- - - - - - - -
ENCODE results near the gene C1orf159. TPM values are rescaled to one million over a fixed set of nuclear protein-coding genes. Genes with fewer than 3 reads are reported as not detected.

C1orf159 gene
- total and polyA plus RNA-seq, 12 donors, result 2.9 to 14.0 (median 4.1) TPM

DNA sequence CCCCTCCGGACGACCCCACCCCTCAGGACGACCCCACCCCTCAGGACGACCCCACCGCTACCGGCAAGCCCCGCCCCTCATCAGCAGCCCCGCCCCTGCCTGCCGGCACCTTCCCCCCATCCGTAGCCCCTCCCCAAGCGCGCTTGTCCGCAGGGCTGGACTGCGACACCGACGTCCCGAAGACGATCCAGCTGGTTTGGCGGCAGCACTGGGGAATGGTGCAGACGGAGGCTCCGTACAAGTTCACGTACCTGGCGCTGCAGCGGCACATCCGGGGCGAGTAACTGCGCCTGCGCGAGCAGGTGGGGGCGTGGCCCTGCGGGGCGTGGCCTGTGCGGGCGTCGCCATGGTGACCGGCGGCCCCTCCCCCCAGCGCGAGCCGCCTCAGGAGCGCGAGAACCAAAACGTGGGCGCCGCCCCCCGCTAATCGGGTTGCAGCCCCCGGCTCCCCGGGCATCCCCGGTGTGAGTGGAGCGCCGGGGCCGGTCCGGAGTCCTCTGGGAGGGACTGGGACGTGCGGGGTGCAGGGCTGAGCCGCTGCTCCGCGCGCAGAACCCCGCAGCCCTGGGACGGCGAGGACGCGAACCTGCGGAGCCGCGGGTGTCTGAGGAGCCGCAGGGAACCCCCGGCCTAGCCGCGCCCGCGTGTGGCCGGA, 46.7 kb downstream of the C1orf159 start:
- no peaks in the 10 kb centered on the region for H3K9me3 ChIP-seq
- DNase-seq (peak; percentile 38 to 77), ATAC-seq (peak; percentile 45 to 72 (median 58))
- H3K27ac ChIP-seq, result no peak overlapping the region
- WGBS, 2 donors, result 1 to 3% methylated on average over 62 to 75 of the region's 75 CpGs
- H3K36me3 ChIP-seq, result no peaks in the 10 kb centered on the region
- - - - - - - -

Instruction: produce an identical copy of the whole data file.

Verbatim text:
ENCODE results near the gene C1orf159. TPM values are rescaled to one million over a fixed set of nuclear protein-coding genes. Genes with fewer than 3 reads are reported as not detected.

C1orf159 gene
- total and polyA plus RNA-seq, 12 donors, result 2.9 to 14.0 (median 4.1) TPM

DNA sequence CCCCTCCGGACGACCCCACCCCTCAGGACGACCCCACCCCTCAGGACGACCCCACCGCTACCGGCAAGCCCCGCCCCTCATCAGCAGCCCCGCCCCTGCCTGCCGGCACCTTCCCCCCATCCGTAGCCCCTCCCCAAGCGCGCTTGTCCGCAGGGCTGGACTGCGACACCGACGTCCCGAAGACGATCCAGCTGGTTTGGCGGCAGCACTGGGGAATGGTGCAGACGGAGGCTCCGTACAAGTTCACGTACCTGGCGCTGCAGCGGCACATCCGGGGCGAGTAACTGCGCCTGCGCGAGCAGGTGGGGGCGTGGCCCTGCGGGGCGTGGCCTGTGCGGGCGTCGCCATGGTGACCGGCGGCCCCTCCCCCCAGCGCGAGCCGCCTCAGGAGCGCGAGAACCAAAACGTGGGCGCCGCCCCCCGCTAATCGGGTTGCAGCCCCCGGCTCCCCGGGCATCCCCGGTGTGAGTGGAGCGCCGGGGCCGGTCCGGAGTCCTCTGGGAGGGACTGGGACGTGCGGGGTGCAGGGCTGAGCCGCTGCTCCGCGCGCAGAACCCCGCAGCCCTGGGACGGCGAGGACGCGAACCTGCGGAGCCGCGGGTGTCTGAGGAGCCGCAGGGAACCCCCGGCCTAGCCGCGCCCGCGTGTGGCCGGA, 46.7 kb downstream of the C1orf159 start:
- no peaks in the 10 kb centered on the region for H3K9me3 ChIP-seq
- DNase-seq (peak; percentile 38 to 77), ATAC-seq (peak; percentile 45 to 72 (median 58))
- H3K27ac ChIP-seq, result no peak overlapping the region
- WGBS, 2 donors, result 1 to 3% methylated on average over 62 to 75 of the region's 75 CpGs
- H3K36me3 ChIP-seq, result no peaks in the 10 kb centered on the region